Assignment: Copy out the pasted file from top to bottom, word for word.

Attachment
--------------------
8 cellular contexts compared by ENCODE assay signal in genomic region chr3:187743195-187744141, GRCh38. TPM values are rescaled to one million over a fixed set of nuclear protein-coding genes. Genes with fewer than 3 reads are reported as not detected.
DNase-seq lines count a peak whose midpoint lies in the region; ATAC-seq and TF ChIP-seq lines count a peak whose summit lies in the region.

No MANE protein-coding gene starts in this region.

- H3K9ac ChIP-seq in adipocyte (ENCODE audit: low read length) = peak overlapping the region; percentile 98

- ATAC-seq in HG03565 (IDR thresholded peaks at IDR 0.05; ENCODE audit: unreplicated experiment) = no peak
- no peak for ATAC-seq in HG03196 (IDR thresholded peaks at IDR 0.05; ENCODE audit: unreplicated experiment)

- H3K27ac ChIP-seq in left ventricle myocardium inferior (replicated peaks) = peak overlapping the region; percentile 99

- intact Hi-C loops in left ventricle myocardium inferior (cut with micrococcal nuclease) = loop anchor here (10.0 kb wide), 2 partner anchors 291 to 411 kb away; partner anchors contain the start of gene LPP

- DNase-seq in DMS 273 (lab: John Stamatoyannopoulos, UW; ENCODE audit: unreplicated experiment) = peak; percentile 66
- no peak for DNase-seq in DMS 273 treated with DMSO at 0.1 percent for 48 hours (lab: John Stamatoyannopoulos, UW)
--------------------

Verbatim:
8 cellular contexts compared by ENCODE assay signal in genomic region chr3:187743195-187744141, GRCh38. TPM values are rescaled to one million over a fixed set of nuclear protein-coding genes. Genes with fewer than 3 reads are reported as not detected.
DNase-seq lines count a peak whose midpoint lies in the region; ATAC-seq and TF ChIP-seq lines count a peak whose summit lies in the region.

No MANE protein-coding gene starts in this region.

- H3K9ac ChIP-seq in adipocyte (ENCODE audit: low read length) = peak overlapping the region; percentile 98

- ATAC-seq in HG03565 (IDR thresholded peaks at IDR 0.05; ENCODE audit: unreplicated experiment) = no peak
- no peak for ATAC-seq in HG03196 (IDR thresholded peaks at IDR 0.05; ENCODE audit: unreplicated experiment)

- H3K27ac ChIP-seq in left ventricle myocardium inferior (replicated peaks) = peak overlapping the region; percentile 99

- intact Hi-C loops in left ventricle myocardium inferior (cut with micrococcal nuclease) = loop anchor here (10.0 kb wide), 2 partner anchors 291 to 411 kb away; partner anchors contain the start of gene LPP

- DNase-seq in DMS 273 (lab: John Stamatoyannopoulos, UW; ENCODE audit: unreplicated experiment) = peak; percentile 66
- no peak for DNase-seq in DMS 273 treated with DMSO at 0.1 percent for 48 hours (lab: John Stamatoyannopoulos, UW)